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Southern Historical Society Papers, Volume 21. (ed. Reverend J. William Jones) 30 0 Browse Search
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Browsing named entities in Southern Historical Society Papers, Volume 21. (ed. Reverend J. William Jones). You can also browse the collection for Gray Thomas or search for Gray Thomas in all documents.

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Southern Historical Society Papers, Volume 21. (ed. Reverend J. William Jones), United Confederate Veterans. (search)
d, 10; deaths, 3. Camp 7. Ruston, La.; Capt. Allen Barksdale, corn.; med. offi., R. Roberts, M. D., captain; members, 253; disabled, 13; deaths, 5. Camp 8. Chicago, Ill.; Capt. Jno. W. White, corn. Camp 9. New Orleans, La.; Wm. Laughlin, com.; med. offi., Joseph Jones, M. D., L. L. D., 1862, surgeon; members, 149; deaths, 6; Camp Nicholls. Camp 16. Pensacola, Fla.; W. E. Anderson, com.; members, 79; deaths, 18. Camp 11. Mobile, Ala.; Thos. P. Brewer, com.; med. offi., J. Gray Thomas, 1861, surgeon; members, 225; deaths, 14. Camp 12. Jackson, Miss.; Col. W. D. Holder, com; med. offi., Dr. F. L. Fulghan, private; members, 96; deaths, 1. Camp 13. Brooksville, Fla.; Gen. Jno. C. Davant, com.; med. Offi., J. S. Brunner; captain infantry; members, 56; deaths, I. Camp 14. Opelousa, La.; Capt. D. L. Prescott, com. Camp 15. New Orleans, La.; Col. B. F. Eshleman, com.; med. Offi., Dr. W. P. Brewer, 1864, asst. surg.; members, 251; indigent members, 3; deaths, 6;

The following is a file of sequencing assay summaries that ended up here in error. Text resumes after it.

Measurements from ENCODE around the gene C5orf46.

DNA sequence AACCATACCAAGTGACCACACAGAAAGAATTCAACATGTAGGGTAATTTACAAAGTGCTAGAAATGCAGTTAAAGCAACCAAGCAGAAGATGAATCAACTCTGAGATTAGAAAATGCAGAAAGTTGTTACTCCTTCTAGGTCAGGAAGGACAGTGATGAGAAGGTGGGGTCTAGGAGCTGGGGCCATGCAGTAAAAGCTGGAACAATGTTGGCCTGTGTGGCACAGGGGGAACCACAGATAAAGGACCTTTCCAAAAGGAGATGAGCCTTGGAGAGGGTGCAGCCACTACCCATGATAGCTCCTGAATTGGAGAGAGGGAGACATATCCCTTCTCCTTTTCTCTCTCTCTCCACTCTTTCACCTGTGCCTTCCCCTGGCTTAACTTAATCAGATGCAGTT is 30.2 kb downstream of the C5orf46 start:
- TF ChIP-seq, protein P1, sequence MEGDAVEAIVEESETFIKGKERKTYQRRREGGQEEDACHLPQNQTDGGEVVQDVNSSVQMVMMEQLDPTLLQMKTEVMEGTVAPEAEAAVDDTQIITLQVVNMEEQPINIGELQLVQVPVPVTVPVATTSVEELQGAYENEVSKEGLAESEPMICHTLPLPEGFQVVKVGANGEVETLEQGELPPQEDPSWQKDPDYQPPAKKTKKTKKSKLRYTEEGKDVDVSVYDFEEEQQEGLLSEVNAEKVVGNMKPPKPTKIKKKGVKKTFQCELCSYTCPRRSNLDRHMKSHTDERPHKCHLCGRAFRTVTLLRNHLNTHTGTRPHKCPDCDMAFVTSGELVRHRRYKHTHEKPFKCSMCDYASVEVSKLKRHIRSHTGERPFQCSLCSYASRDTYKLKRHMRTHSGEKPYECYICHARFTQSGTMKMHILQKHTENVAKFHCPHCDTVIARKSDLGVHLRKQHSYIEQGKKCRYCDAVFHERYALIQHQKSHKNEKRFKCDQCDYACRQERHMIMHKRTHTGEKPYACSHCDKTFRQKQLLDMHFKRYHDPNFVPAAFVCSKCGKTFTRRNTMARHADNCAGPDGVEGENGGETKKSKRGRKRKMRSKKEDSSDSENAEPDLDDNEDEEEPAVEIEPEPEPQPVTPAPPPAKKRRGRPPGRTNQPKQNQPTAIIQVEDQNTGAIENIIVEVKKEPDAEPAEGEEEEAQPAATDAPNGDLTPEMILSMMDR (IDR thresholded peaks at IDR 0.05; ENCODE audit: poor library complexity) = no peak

Southern Historical Society Papers, Volume 21. (ed. Reverend J. William Jones), The muster roll [from the Staunton, Va., Vindicator, March 3, 1893.] (search)
d in Indiana since the war. Runnels, Samuel H., died of disease, October 21, 1863. Smiley, Thomas M., living at Moffett's Creek. Snyder, James, living at Middlebrook. Smith, Mordecai, livi, 1862, died since the war. Beard, James T., March 21, 1862, living at Clinton, Mo. Beard, Thomas, March 21, 1862, died since the war. Beard, David W., March 21, 1862, living at Alone Mills, dar Mountain, August 9, 1862. Clayton, John, March 21, 1862, died summer of 1862. Clayton, Thomas A., March 21, 1862, died since the war. Clayton, William, March 21, 1862, died since the war.t Parnassus. Pence, Emanuel, March 21, 1862, living in Rockingham county, Virginia. Payne, Thomas F., March 21, 1862, died since the war. Rosen, John M., March 21, 1862, died since the war. , 1864, died since the war. Swartzell, H. T., July 18, 1864, living at Middlebrook. Rosen, Thomas M., August 22, 1864, living at Zack, Va. Berry, Charles G., October 18, 1864, living at Moffe